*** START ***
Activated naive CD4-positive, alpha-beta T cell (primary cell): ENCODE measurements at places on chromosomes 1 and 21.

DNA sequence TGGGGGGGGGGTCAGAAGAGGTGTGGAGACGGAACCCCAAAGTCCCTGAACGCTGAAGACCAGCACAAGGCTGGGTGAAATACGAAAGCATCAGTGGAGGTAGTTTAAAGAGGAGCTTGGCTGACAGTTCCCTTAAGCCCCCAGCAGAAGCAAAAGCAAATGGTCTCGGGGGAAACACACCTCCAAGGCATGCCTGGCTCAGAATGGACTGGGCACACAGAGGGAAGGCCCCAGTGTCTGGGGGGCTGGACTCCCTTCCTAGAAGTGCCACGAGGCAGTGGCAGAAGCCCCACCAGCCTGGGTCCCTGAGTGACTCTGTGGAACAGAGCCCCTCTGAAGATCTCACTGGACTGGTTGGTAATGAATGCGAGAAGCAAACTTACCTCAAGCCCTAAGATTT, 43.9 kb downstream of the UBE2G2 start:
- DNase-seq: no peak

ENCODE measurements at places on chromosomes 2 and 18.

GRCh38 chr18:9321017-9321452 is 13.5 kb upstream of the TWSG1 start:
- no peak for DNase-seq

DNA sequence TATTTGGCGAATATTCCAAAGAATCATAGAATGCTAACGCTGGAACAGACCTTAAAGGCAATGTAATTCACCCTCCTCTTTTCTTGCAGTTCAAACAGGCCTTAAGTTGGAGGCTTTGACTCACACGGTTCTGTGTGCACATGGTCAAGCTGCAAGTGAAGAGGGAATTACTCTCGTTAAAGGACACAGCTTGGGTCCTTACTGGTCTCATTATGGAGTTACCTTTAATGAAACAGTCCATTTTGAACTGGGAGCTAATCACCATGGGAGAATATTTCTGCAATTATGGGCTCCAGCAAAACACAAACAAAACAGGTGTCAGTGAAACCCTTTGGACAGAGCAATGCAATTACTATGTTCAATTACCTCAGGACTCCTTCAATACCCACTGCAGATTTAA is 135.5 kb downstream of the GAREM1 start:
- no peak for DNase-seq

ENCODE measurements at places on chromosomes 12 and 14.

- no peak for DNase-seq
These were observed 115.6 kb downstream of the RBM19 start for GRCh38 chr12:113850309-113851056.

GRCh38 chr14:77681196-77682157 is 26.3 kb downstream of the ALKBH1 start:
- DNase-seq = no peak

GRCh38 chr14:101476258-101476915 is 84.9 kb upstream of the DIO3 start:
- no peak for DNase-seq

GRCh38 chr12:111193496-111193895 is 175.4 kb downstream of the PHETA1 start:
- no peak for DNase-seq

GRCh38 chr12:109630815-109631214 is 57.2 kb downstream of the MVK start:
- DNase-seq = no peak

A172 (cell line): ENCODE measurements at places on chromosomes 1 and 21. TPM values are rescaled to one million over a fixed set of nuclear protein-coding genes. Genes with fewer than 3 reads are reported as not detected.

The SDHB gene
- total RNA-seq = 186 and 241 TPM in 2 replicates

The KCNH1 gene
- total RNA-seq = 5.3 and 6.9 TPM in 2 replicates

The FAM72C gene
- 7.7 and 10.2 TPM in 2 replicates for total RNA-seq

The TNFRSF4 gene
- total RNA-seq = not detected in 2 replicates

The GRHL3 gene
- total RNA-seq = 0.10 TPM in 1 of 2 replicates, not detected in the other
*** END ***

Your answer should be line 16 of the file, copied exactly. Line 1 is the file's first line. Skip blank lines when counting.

GRCh38 chr12:111193496-111193895 is 175.4 kb downstream of the PHETA1 start: